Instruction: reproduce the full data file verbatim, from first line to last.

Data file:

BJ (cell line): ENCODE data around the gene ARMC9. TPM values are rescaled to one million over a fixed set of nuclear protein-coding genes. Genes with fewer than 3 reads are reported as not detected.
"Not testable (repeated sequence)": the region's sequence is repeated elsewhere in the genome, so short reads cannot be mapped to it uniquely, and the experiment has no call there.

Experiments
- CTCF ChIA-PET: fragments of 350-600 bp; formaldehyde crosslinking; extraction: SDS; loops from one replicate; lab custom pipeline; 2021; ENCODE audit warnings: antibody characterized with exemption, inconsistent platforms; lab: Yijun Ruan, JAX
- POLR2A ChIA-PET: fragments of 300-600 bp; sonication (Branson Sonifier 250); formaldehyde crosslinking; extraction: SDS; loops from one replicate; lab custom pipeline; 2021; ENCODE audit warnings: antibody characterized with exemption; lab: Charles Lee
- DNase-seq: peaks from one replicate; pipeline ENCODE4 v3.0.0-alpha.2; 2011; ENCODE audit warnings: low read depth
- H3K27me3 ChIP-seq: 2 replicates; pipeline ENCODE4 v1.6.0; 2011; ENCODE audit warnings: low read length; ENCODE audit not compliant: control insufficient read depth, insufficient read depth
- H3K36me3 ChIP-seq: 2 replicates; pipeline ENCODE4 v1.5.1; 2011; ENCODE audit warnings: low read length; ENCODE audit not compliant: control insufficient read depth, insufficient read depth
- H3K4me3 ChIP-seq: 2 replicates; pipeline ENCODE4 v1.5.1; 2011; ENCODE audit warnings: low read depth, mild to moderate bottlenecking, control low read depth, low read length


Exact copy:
BJ (cell line): ENCODE data around the gene ARMC9. TPM values are rescaled to one million over a fixed set of nuclear protein-coding genes. Genes with fewer than 3 reads are reported as not detected.
"Not testable (repeated sequence)": the region's sequence is repeated elsewhere in the genome, so short reads cannot be mapped to it uniquely, and the experiment has no call there.

Experiments
- CTCF ChIA-PET: fragments of 350-600 bp; formaldehyde crosslinking; extraction: SDS; loops from one replicate; lab custom pipeline; 2021; ENCODE audit warnings: antibody characterized with exemption, inconsistent platforms; lab: Yijun Ruan, JAX
- POLR2A ChIA-PET: fragments of 300-600 bp; sonication (Branson Sonifier 250); formaldehyde crosslinking; extraction: SDS; loops from one replicate; lab custom pipeline; 2021; ENCODE audit warnings: antibody characterized with exemption; lab: Charles Lee
- DNase-seq: peaks from one replicate; pipeline ENCODE4 v3.0.0-alpha.2; 2011; ENCODE audit warnings: low read depth
- H3K27me3 ChIP-seq: 2 replicates; pipeline ENCODE4 v1.6.0; 2011; ENCODE audit warnings: low read length; ENCODE audit not compliant: control insufficient read depth, insufficient read depth
- H3K36me3 ChIP-seq: 2 replicates; pipeline ENCODE4 v1.5.1; 2011; ENCODE audit warnings: low read length; ENCODE audit not compliant: control insufficient read depth, insufficient read depth
- H3K4me3 ChIP-seq: 2 replicates; pipeline ENCODE4 v1.5.1; 2011; ENCODE audit warnings: low read depth, mild to moderate bottlenecking, control low read depth, low read length